I stole the idea from Turbodog who posts here now and again and has done a similar mod to his. It would be temporary as I have plans for a nifty trellis style upper frame I'd like to weld up this winter that will accomplish all this and a few other things much more cleanly and around 20 pounds lighter than the stock steel frame.

My R1 had a 55"wb, the SuperIII was something like 57-ish and while somewhat portly it turned in just fine. I don't have a clue what something like a GS750, cb750 etc spec at but I believe they are also in the 60" range no? I guess my question was more along the lines of: has anyone shortened the wheelbase of their bike significantly and did you note any major drawbacks when ridden on the street?
 

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Discussion Starter #7
FR: The 81 VX920R has the motor hanging from a pressed steel backbone, it's a loose copy of a Vincent. All else being the same, by dropping the front of the upper frame and raising the back, where it bolts to the cylinder heads, it'll effectively drop the steering head and steepen the angle. Think of it this way, cut off a 24" chunk of 2x4 with the ends cut at square (0* off vertical) then prop one end up on a 2" chunk of whatever. Now the cumulative angle of the higher end, with reference to the bench top is not 0* but has skewed over to (can't remember my trig) something around 10* for the purposes of just picking a number. Now say you swap that two inch chunk of frozen moose vomit you've propped your lumber on to a pack of smokes laid on it's side ~1"......now that previous arbitrary 10* before is something like 5*, again arbitrarily chosen because I've forgotten the math. Clear as mud?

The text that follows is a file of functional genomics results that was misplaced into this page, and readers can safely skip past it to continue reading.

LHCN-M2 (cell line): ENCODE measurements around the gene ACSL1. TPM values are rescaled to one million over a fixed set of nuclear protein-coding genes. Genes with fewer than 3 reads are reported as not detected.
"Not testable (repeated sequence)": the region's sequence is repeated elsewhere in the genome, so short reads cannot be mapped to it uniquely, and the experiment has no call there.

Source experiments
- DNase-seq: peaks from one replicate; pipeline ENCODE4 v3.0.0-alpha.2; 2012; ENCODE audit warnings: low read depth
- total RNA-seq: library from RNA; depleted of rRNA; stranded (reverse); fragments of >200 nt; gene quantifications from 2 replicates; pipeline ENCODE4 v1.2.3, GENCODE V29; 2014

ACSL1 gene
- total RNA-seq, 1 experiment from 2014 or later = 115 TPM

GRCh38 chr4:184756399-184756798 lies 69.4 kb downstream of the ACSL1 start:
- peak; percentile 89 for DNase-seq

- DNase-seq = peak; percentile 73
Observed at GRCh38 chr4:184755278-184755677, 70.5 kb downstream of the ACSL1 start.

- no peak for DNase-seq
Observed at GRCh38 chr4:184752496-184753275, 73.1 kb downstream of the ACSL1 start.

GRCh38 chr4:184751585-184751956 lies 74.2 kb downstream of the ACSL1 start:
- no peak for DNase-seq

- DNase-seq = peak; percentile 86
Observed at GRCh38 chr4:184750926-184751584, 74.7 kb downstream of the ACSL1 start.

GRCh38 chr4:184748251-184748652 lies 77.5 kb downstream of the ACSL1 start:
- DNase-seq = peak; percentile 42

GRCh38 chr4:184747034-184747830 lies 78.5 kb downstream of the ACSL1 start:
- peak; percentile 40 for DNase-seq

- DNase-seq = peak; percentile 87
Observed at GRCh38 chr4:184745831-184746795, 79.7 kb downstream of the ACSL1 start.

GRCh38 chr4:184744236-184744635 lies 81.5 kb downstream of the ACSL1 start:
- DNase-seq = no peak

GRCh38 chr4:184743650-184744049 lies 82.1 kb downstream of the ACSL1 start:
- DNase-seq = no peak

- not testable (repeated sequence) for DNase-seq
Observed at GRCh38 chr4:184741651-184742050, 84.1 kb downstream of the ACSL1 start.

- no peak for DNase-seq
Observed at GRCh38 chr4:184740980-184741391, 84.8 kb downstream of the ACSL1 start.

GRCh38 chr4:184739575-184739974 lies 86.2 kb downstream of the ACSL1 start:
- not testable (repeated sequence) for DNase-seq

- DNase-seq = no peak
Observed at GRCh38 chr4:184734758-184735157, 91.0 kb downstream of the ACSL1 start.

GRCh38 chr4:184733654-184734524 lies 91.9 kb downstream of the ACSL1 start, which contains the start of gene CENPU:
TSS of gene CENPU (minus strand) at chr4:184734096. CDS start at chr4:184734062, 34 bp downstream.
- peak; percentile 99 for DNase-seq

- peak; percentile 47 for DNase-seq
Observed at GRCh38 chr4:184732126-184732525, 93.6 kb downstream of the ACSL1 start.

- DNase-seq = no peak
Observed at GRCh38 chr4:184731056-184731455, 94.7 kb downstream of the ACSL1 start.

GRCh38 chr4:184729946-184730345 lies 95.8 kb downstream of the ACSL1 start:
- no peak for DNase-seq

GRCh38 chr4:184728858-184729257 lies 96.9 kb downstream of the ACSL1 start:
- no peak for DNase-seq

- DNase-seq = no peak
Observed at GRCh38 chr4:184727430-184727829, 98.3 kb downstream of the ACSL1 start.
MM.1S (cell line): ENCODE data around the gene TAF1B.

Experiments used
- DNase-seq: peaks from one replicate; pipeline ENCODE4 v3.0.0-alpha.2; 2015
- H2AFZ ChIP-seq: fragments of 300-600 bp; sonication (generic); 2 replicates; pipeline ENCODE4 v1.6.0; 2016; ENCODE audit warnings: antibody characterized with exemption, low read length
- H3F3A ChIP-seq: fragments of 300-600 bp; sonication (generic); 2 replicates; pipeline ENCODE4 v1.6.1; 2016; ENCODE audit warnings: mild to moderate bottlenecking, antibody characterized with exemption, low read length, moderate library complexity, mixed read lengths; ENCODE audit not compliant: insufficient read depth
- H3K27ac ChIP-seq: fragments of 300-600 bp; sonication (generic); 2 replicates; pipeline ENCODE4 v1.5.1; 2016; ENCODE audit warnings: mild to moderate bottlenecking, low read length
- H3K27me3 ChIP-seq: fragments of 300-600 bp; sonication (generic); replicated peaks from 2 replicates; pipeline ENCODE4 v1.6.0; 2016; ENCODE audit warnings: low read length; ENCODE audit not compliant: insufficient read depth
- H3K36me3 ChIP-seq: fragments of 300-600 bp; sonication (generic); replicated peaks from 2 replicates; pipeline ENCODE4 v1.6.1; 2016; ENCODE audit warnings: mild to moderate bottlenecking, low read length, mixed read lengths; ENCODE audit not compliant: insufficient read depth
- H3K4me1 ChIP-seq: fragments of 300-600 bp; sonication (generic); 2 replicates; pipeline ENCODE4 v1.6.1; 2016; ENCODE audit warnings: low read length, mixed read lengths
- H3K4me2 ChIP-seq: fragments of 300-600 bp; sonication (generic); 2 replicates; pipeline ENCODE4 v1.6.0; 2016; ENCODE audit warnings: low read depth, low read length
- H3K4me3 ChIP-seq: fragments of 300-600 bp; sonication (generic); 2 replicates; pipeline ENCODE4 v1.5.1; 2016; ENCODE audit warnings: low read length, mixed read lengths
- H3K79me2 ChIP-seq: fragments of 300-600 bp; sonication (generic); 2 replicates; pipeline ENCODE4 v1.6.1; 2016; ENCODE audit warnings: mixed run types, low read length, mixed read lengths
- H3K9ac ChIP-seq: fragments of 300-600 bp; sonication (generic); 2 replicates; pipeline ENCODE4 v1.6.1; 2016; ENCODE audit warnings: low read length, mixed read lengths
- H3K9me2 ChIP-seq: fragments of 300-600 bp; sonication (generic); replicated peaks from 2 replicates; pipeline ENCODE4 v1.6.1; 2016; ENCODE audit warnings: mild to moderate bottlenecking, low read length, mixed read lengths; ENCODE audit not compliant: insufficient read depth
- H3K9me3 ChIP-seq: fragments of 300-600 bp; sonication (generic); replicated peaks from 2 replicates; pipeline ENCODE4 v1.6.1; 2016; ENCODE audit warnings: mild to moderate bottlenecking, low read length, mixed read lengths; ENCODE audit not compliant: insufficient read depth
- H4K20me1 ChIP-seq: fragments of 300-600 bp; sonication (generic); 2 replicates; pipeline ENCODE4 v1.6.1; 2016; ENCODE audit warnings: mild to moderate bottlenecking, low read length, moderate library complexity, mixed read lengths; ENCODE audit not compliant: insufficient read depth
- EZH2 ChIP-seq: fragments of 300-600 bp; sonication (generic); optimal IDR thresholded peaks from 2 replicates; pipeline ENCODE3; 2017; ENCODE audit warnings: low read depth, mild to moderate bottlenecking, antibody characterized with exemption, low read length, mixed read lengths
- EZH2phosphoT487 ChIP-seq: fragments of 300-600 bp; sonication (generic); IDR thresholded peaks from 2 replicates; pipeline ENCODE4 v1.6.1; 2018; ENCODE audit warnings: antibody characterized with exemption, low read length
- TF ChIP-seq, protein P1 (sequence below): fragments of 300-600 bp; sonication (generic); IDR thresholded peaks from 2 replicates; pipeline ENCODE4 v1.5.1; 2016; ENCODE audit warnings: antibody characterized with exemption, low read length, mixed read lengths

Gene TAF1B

I stole the idea from Turbodog who posts here now and again and has done a similar mod to his. It would be temporary as I have plans for a nifty trellis style upper frame I'd like to weld up this winter that will accomplish all this and a few other things much more cleanly and around 20 pounds lighter than the stock steel frame.

My R1 had a 55"wb, the SuperIII was something like 57-ish and while somewhat portly it turned in just fine. I don't have a clue what something like a GS750, cb750 etc spec at but I believe they are also in the 60" range no? I guess my question was more along the lines of: has anyone shortened the wheelbase of their bike significantly and did you note any major drawbacks when ridden on the street?
 

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The XV had leading axle forks to reduce trail, fitting USD with yokes pulled back (less offset) will increase trail.
Tilting steering head to steeper angle should restore everything close to stock trail but with shorter wheelbase
 

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The XV had leading axle forks to reduce trail, fitting USD with yokes pulled back (less offset) will increase trail.
Tilting steering head to steeper angle should restore everything close to stock trail but with shorter wheelbase
 

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Discussion Starter #10
This one has non-leading forks, but fairly deeply offset triples so same effect.
 

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Discussion Starter #11
This one has non-leading forks, but fairly deeply offset triples so same effect.